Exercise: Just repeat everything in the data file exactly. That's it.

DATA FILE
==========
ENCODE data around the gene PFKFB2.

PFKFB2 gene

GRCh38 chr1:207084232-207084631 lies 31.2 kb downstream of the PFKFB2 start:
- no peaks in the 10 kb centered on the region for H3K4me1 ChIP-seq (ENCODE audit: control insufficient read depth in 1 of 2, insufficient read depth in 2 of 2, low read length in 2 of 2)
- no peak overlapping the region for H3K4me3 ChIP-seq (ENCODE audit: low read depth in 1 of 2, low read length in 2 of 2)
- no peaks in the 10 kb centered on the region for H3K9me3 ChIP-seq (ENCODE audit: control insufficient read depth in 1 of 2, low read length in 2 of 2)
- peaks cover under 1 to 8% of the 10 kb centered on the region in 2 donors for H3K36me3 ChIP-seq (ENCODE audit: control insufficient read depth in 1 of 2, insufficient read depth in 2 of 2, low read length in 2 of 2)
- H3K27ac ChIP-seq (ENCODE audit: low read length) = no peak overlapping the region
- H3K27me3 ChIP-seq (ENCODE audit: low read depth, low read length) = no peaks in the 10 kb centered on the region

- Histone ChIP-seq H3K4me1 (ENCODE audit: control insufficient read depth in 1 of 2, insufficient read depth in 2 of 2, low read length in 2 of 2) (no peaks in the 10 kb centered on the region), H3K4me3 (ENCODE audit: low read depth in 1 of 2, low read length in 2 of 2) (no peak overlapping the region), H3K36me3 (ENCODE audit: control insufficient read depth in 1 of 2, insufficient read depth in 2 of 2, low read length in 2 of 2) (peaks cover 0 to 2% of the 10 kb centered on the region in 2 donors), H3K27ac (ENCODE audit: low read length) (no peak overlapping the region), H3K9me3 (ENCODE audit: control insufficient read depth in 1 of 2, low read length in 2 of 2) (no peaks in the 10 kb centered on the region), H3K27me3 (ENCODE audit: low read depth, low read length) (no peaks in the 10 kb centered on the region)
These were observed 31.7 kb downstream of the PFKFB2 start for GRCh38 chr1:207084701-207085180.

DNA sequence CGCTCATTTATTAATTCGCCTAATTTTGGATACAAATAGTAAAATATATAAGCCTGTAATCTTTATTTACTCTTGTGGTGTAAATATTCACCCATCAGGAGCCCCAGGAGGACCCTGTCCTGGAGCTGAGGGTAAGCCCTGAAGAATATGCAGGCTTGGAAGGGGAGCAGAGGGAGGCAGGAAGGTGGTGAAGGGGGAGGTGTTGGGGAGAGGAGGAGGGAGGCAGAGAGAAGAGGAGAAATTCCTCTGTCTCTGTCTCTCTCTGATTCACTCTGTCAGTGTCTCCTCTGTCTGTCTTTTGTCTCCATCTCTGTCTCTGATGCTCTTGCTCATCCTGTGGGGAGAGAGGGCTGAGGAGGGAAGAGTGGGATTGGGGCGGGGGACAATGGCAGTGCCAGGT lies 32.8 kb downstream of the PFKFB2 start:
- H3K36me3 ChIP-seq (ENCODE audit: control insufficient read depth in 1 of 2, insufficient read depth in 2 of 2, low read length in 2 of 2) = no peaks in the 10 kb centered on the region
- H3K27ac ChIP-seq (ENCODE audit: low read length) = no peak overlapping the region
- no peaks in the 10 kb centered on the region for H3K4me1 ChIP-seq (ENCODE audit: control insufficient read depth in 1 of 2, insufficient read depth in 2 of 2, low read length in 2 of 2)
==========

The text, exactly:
ENCODE data around the gene PFKFB2.

PFKFB2 gene

GRCh38 chr1:207084232-207084631 lies 31.2 kb downstream of the PFKFB2 start:
- no peaks in the 10 kb centered on the region for H3K4me1 ChIP-seq (ENCODE audit: control insufficient read depth in 1 of 2, insufficient read depth in 2 of 2, low read length in 2 of 2)
- no peak overlapping the region for H3K4me3 ChIP-seq (ENCODE audit: low read depth in 1 of 2, low read length in 2 of 2)
- no peaks in the 10 kb centered on the region for H3K9me3 ChIP-seq (ENCODE audit: control insufficient read depth in 1 of 2, low read length in 2 of 2)
- peaks cover under 1 to 8% of the 10 kb centered on the region in 2 donors for H3K36me3 ChIP-seq (ENCODE audit: control insufficient read depth in 1 of 2, insufficient read depth in 2 of 2, low read length in 2 of 2)
- H3K27ac ChIP-seq (ENCODE audit: low read length) = no peak overlapping the region
- H3K27me3 ChIP-seq (ENCODE audit: low read depth, low read length) = no peaks in the 10 kb centered on the region

- Histone ChIP-seq H3K4me1 (ENCODE audit: control insufficient read depth in 1 of 2, insufficient read depth in 2 of 2, low read length in 2 of 2) (no peaks in the 10 kb centered on the region), H3K4me3 (ENCODE audit: low read depth in 1 of 2, low read length in 2 of 2) (no peak overlapping the region), H3K36me3 (ENCODE audit: control insufficient read depth in 1 of 2, insufficient read depth in 2 of 2, low read length in 2 of 2) (peaks cover 0 to 2% of the 10 kb centered on the region in 2 donors), H3K27ac (ENCODE audit: low read length) (no peak overlapping the region), H3K9me3 (ENCODE audit: control insufficient read depth in 1 of 2, low read length in 2 of 2) (no peaks in the 10 kb centered on the region), H3K27me3 (ENCODE audit: low read depth, low read length) (no peaks in the 10 kb centered on the region)
These were observed 31.7 kb downstream of the PFKFB2 start for GRCh38 chr1:207084701-207085180.

DNA sequence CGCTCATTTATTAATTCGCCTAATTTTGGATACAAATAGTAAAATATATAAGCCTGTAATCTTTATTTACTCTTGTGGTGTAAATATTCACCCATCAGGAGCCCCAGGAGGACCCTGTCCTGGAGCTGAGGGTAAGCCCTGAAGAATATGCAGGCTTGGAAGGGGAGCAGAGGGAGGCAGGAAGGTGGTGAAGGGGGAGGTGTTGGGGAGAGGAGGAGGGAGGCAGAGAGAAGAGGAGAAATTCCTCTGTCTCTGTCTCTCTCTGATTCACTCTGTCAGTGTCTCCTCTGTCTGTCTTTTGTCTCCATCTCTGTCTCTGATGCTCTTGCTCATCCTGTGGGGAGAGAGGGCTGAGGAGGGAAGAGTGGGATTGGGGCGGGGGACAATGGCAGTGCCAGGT lies 32.8 kb downstream of the PFKFB2 start:
- H3K36me3 ChIP-seq (ENCODE audit: control insufficient read depth in 1 of 2, insufficient read depth in 2 of 2, low read length in 2 of 2) = no peaks in the 10 kb centered on the region
- H3K27ac ChIP-seq (ENCODE audit: low read length) = no peak overlapping the region
- no peaks in the 10 kb centered on the region for H3K4me1 ChIP-seq (ENCODE audit: control insufficient read depth in 1 of 2, insufficient read depth in 2 of 2, low read length in 2 of 2)